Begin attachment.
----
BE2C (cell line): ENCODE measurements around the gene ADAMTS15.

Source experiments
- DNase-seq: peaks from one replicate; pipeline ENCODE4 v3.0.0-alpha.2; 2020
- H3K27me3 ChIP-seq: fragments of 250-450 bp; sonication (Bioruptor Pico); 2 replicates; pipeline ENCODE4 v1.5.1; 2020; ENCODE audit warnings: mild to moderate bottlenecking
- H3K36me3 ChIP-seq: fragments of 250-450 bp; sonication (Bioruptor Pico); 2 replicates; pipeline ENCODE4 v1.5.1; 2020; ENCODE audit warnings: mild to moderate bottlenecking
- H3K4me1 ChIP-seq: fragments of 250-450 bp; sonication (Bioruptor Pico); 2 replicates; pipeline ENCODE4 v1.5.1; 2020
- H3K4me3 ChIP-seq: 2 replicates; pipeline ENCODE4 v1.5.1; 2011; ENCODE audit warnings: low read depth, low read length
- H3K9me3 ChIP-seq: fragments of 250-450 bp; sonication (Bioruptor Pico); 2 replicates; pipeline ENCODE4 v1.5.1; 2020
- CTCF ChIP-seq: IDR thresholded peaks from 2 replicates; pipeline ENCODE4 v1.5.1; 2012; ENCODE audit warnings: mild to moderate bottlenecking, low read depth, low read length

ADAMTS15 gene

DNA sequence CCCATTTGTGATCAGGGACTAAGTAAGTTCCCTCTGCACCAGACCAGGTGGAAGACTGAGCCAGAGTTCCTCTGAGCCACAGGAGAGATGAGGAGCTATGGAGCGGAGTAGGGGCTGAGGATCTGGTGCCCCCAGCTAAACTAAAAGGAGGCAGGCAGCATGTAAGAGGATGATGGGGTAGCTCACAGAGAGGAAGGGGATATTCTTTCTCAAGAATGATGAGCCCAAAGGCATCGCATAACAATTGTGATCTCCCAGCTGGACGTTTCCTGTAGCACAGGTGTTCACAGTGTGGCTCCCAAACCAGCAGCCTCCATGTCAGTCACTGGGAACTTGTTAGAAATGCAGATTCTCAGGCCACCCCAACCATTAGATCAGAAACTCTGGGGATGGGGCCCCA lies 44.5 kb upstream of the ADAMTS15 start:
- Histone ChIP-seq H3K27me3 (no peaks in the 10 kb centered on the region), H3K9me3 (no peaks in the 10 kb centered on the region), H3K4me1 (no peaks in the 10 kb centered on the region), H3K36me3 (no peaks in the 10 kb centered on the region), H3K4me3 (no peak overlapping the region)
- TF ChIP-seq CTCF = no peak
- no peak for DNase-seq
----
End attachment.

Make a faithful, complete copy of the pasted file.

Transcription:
BE2C (cell line): ENCODE measurements around the gene ADAMTS15.

Source experiments
- DNase-seq: peaks from one replicate; pipeline ENCODE4 v3.0.0-alpha.2; 2020
- H3K27me3 ChIP-seq: fragments of 250-450 bp; sonication (Bioruptor Pico); 2 replicates; pipeline ENCODE4 v1.5.1; 2020; ENCODE audit warnings: mild to moderate bottlenecking
- H3K36me3 ChIP-seq: fragments of 250-450 bp; sonication (Bioruptor Pico); 2 replicates; pipeline ENCODE4 v1.5.1; 2020; ENCODE audit warnings: mild to moderate bottlenecking
- H3K4me1 ChIP-seq: fragments of 250-450 bp; sonication (Bioruptor Pico); 2 replicates; pipeline ENCODE4 v1.5.1; 2020
- H3K4me3 ChIP-seq: 2 replicates; pipeline ENCODE4 v1.5.1; 2011; ENCODE audit warnings: low read depth, low read length
- H3K9me3 ChIP-seq: fragments of 250-450 bp; sonication (Bioruptor Pico); 2 replicates; pipeline ENCODE4 v1.5.1; 2020
- CTCF ChIP-seq: IDR thresholded peaks from 2 replicates; pipeline ENCODE4 v1.5.1; 2012; ENCODE audit warnings: mild to moderate bottlenecking, low read depth, low read length

ADAMTS15 gene

DNA sequence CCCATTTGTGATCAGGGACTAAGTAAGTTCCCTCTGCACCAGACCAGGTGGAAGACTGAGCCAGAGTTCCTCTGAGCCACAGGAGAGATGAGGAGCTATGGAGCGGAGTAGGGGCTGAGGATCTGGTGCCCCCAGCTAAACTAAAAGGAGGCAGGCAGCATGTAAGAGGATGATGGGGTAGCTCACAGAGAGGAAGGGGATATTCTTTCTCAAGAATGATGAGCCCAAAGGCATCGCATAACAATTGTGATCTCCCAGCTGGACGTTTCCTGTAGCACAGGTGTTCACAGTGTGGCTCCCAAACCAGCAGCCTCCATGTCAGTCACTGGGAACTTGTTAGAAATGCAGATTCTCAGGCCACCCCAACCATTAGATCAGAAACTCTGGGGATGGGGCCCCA lies 44.5 kb upstream of the ADAMTS15 start:
- Histone ChIP-seq H3K27me3 (no peaks in the 10 kb centered on the region), H3K9me3 (no peaks in the 10 kb centered on the region), H3K4me1 (no peaks in the 10 kb centered on the region), H3K36me3 (no peaks in the 10 kb centered on the region), H3K4me3 (no peak overlapping the region)
- TF ChIP-seq CTCF = no peak
- no peak for DNase-seq